Lexmark reports its second-quarter earnings tomorrow. Since we've written about the decline and fall of Lexmark and the recent rise in its stock price, we thought we'd tell you what to look for tomorrow to determine Lexmark's health.
Under its current management, Lexmark has been very conservative in its earnings guidance (what it hopes to earn in the near future). This conservatism has historically created two notable dynamics around earnings announcements:
- The vast majority of Lexmark's earnings announcements have exceeded analysts' expectations, primarily because management guided those expectations lower. This is the epitome of "under-promise and over-deliver".
- Because the future guidance has been so low – with management essentially saying "we don't expect to make much money in the future" – the stock market's reaction has been overwhelmingly negative, driving Lexmark's stock price down the day earnings are released.
Update 7/21/2009: Lexmark announced earnings (before restructuring charges) that were 55 cents, while analysts projected 60 cents per share. Lexmark management also provided lower 3Q guidance. By both missing 2Q expectations and giving lower 3Q guidance, Lexmark was down over 20% in early trading, approaching 12-year lows.
So, tomorrow, don't be surprised if Lexmark beats Wall Street's expectations for the second quarter, and yet the stock price falls because of very conservative guidance.
But these regular dynamics around Lexmark's reporting dates tell us little about the true health of the company. Here's what to really look for tomorrow:
- Failing to meet expectations. If Lexmark fails to meet already-conservative expectations, it is a sign that earnings are deteriorating even faster than Lexmark's management anticipated. It is also a possible sign that Lexmark is entering the death spiral we talked about here.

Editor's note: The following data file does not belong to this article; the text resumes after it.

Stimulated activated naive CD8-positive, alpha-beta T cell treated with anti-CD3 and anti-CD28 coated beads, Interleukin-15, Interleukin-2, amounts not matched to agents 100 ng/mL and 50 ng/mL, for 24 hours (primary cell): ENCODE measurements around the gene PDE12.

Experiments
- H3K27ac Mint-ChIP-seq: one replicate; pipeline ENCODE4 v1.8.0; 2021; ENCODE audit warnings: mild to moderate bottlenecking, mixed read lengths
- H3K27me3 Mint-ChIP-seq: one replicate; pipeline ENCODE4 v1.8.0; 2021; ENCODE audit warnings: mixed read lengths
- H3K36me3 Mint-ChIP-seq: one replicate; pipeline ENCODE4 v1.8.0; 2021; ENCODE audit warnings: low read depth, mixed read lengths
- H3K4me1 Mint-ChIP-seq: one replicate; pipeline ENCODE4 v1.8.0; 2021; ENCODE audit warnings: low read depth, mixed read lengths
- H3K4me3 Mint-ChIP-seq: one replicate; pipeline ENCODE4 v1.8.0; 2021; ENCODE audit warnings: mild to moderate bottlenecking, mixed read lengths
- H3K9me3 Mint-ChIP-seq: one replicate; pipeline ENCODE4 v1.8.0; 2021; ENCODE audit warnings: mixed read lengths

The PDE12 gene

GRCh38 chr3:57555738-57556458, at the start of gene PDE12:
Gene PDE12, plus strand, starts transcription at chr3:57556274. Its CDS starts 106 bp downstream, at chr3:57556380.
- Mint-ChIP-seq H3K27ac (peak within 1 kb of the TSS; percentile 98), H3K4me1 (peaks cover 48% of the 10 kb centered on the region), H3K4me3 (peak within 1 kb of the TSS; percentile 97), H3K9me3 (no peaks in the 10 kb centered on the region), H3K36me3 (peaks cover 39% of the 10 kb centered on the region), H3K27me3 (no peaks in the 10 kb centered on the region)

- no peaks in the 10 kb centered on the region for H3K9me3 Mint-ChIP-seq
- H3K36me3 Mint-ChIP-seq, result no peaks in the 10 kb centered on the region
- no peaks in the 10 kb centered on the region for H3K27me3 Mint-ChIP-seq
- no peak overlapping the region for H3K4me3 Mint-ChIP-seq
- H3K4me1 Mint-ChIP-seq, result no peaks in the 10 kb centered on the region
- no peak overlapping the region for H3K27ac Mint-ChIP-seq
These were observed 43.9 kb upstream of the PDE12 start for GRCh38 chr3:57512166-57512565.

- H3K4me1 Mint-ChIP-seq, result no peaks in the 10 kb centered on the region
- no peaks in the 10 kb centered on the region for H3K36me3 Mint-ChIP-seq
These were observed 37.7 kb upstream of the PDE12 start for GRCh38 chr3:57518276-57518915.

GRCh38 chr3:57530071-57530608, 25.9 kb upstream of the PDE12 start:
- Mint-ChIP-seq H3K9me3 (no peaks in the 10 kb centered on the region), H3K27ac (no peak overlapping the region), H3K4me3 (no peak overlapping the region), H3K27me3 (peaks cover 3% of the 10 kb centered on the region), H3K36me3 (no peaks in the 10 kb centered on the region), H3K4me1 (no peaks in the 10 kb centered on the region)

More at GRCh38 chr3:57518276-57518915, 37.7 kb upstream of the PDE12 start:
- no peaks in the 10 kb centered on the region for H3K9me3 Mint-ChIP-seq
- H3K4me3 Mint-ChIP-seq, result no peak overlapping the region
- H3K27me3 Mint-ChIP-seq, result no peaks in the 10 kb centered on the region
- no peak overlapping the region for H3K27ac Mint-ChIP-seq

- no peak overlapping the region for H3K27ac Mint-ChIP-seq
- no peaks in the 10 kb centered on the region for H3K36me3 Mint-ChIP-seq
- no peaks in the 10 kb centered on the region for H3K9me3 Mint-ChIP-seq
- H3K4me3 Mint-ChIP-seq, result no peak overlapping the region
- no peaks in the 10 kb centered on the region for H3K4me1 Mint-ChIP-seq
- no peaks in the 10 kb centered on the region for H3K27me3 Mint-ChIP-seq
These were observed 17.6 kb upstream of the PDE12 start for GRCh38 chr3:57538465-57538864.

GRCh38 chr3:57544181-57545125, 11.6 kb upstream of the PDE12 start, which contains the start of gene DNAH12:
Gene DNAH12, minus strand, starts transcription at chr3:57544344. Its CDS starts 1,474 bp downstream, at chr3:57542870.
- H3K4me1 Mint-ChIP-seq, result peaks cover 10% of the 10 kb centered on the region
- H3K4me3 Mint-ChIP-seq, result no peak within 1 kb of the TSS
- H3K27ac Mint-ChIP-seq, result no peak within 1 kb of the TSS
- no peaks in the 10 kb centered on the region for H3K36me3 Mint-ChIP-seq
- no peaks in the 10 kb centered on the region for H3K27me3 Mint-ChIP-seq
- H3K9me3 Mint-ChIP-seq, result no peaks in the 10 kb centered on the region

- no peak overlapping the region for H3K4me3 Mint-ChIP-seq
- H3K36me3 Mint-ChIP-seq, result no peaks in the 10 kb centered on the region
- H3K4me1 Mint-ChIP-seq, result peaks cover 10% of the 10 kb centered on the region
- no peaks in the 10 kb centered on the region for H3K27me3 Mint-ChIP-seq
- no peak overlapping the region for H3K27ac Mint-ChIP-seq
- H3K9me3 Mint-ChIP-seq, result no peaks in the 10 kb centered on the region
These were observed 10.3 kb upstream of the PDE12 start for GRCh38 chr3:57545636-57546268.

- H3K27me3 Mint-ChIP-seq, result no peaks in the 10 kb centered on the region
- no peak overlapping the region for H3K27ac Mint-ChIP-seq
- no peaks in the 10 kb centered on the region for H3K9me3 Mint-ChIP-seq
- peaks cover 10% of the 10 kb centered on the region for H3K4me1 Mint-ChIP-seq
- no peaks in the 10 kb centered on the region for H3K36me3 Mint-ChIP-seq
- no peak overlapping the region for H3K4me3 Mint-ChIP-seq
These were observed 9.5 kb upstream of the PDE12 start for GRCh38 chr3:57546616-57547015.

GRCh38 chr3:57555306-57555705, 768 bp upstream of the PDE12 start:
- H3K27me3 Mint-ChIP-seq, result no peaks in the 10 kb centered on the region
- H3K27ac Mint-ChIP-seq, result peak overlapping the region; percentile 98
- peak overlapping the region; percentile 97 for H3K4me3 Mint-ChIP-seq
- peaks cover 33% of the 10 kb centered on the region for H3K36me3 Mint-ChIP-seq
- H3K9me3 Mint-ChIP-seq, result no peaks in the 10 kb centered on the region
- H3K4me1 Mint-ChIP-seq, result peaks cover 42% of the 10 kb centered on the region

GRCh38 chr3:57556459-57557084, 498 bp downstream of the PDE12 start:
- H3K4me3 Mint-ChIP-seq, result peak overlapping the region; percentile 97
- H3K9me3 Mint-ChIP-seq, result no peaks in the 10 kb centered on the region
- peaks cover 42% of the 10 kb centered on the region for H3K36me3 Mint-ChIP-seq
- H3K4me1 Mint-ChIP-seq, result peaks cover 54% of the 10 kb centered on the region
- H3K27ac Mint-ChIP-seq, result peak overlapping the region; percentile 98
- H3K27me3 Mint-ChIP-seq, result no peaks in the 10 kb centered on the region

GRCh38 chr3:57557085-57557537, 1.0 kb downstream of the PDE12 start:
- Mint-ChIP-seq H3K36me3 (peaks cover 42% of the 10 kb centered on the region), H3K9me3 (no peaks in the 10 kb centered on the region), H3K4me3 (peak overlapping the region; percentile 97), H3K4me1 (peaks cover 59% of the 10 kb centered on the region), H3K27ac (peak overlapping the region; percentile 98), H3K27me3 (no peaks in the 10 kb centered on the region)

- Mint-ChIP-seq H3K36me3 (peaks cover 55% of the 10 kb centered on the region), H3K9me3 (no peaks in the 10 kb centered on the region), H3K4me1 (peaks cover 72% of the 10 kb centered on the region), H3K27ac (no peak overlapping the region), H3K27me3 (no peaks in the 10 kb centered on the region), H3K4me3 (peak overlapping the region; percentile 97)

Update 7/21/2009: As mentioned above, Lexmark missed expectations by 5 cents (nearly 10%).
- Continued / accelerating declines in supplies, especially in PS&SD. The majority of Lexmark's revenues (and the vast majority of its profits) come from its supplies business. In other words, Lexmark makes much more from toner and ink than it does from the printers that use them.
Lexmark's inkjet division (Imaging Solutions Division, or ISD) has seen continuous erosion in its supplies sales, which implies that the installed base of Lexmark inkjet printers is shrinking. Because of the upside-down economics of the printer business, a decline in supplies business can rob the division of its ability to fund future growth, and signal the impending doom for that business.
If the Printing Solutions and Services Division (PS&SD – ISD's larger sibling) continues to lose supplies sales – a trend which started within the last year – then Lexmark's decline will be even more pronounced. Without the supplies-driven profit to 1) maintain its existing business structure and 2) invest in future growth, the company will continue to spiral downward with little prospect for pulling out.
Update 7/21/2009: Overall supplies sales dropped by 18%, and dropped in both PS&SD and ISD (both major divisions). This is a very troubling sign that Lexmark is entering the death spiral we've written about previously.
- Additional restructuring. Over the past few years, Lexmark has announced a series of "restructuring" efforts: Closing plants, reducing headcount, shifting resources, reducing costs. Unfortunately, those efforts have done little to stem the bleeding at Lexmark. If they announce similar moves tomorrow, it is a sign that management is still flailing and failing.
Update 7/21/2009: No additional restructuring was announced this morning.
It is tough to gauge the health of a company from a single quarter of earnings, and tomorrow will be no different. But if some (or all) of these items find their way into Lexmark's earnings report, it will be another nail in Lexmark's coffin, and will be troubling confirmation of the continuing failure of Lexmark's executive team.
Update 7/21/2009: Second quarter earnings indicate that Lexmark is continuing the long, downward slide that we have seen over the past 5 years. As they have 1) invested in ways that don't promote real growth at the company, and 2) made continual strategic missteps, Lexmark's management has slowly bled economic vitality from the company, and robbed it of its ability to invest in the future.